FREEDOM OF EXPRESSION has long been regarded as the cornerstone of liberty. Indeed, without the ability to speak our minds freely the whole notion of liberty begins to unravel. Freedom of expression is vital in at least one other respect – it helps us to arrive at and recognise the truth. This is important because, as many philosophers and religious leaders have observed, it is the truth that sets us free.
The Left’s relationship with freedom of expression has never been an easy one. Ever since the French Revolution of 1789-93 the desire to maintain the purity of the revolutionary message has weighed-in heavily against those who dared to raise objections concerning the Revolution’s means – if not its ends.
The relaxation of state censorship is the first and most important gift to any revolutionary cause. Historically, the sudden appearance of posters, pamphlets, newspapers and books authored by those whose voices had hitherto been suppressed is always the surest sign that the old order is crumbling. In today’s repressive regimes it is the unfettered use of social media: Twitter, Facebook, Instagram and blogs; which signals the arrival of the revolutionary moment. Think of the Arab Spring.
In its youth the Revolution hails freedom of expression as sacrosanct. The revolutionaries know that without it the power of the elites cannot be challenged. As the Revolution matures, however, and new power structures begin to replace the old, the criticism and analysis which freedom of expression makes possible seems less and less like an unqualified good. To the new occupants of these new structures, it is the protection and consolidation of the Revolution’s gains that should take priority. There is no surer sign that the Revolution is over than when the new power elite begins to punish people for exercising their right to free speech.
By this analysis it is clear that the social and cultural revolutions of the 1960s and 70s have well-and-truly passed their expiry date. The great provocations of the Hippy era: think of the Broadway musical “Hair”; the proliferation of revolutionary underground comics; the human “Be-Ins” and “Love-Ins”; Ken Kesey’s “Acid tests”; would today be dismissed as “inappropriate”.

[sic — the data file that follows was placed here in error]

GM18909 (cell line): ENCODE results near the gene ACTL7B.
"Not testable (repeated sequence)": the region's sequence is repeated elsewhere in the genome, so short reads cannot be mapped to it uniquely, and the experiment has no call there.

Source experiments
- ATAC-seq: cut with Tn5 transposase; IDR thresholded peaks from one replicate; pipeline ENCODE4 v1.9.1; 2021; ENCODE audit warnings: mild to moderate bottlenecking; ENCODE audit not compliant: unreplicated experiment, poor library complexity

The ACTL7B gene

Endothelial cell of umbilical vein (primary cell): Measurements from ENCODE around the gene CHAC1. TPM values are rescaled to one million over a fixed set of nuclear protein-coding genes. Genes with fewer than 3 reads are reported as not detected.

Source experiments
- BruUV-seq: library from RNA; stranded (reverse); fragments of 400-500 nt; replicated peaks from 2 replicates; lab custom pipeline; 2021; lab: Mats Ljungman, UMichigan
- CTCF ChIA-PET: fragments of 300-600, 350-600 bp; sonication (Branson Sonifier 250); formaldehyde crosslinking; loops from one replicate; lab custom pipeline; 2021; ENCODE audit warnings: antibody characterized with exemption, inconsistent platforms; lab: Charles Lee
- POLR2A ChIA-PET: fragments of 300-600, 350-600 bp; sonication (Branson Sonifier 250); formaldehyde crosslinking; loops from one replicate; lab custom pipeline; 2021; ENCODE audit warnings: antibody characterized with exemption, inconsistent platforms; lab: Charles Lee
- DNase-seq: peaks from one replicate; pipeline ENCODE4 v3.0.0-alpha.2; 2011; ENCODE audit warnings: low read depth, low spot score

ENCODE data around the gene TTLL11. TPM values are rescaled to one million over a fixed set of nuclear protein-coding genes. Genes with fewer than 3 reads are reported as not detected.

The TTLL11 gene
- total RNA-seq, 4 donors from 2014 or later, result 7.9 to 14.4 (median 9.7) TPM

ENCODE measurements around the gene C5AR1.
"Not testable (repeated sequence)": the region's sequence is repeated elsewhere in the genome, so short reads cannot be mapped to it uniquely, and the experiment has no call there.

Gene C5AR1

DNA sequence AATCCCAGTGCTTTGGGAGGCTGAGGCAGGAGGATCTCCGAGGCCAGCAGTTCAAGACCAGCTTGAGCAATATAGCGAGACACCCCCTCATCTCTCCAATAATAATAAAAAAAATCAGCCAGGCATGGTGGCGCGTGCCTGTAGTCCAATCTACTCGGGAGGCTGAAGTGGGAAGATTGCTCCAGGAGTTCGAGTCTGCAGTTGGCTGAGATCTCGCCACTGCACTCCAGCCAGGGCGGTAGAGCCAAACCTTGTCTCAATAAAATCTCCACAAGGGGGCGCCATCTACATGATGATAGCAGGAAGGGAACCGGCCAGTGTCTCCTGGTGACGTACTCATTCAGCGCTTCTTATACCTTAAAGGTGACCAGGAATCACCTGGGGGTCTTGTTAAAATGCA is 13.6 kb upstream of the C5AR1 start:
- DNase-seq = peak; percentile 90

Only last week, in Berkeley, the birthplace of the “free speech movement” which touched off the student revolt of the 1960s, the world was treated to the spectacle of furious students doing everything in their power to prevent the Alt-Right provocateur, Milo Yiannopoulos, from exercising his right to (yep, you guessed it) free speech.
In discussing these sorts of incidents with contemporary leftists, I have been staggered by the consistency of their responses. “What you’ve got to understand, Chris,” they reply, “is that while people have the right to express themselves, they have no right to expect that the things they say will not have consequences.”
Just what those consequences look like can be seen every hour of every day on social media. Relentless incivility; extraordinary personal abuse; the issuing of threats to attack (and even kill) those whose expression is deemed offensive to, or transgressive of, the great revolutionary “truths” of the once “new” social movements; this, sadly, has become the norm on what passes for the “Left” in 2017.
The liberal tradition of responding to the expression of ideas with which you disagree with a reasoned, evidence-based argument in rebuttal no longer seems to fall within either the ideological of intellectual repertoire of today’s left-wingers. The only form of argument they seem capable of deploying is the abusive and circumstantial “Argumentum ad Hominem” – attacking the person rather than his or her ideas.
In his celebrated treatise, “On Liberty”, the nineteenth century English philosopher, John Stuart Mill, states: “If all mankind minus one were of one opinion, and only one person were of the contrary opinion, mankind would be no more justified in silencing that one person than he, if he had the power, would be justified in silencing mankind.”
In the ears of far too many contemporary leftists this oft-quoted passage will sound either incomprehensible or offensive. (Mill does, after all, use the sexist noun “mankind” rather than the more appropriate and gender-neutral term, “Humanity”.) To their way of thinking it is entirely right and proper that those who give voice to offensive or hateful opinions should be silenced. If they would rather not endure the consequences of exercising their freedom of expression, then they should STFU.
“Those who defy the self-evident truths of the new order,” thunder its uncompromising defenders, “must endure the consequences – humiliation and pain!”
What tyrant king or totalitarian dictator could possibly disagree?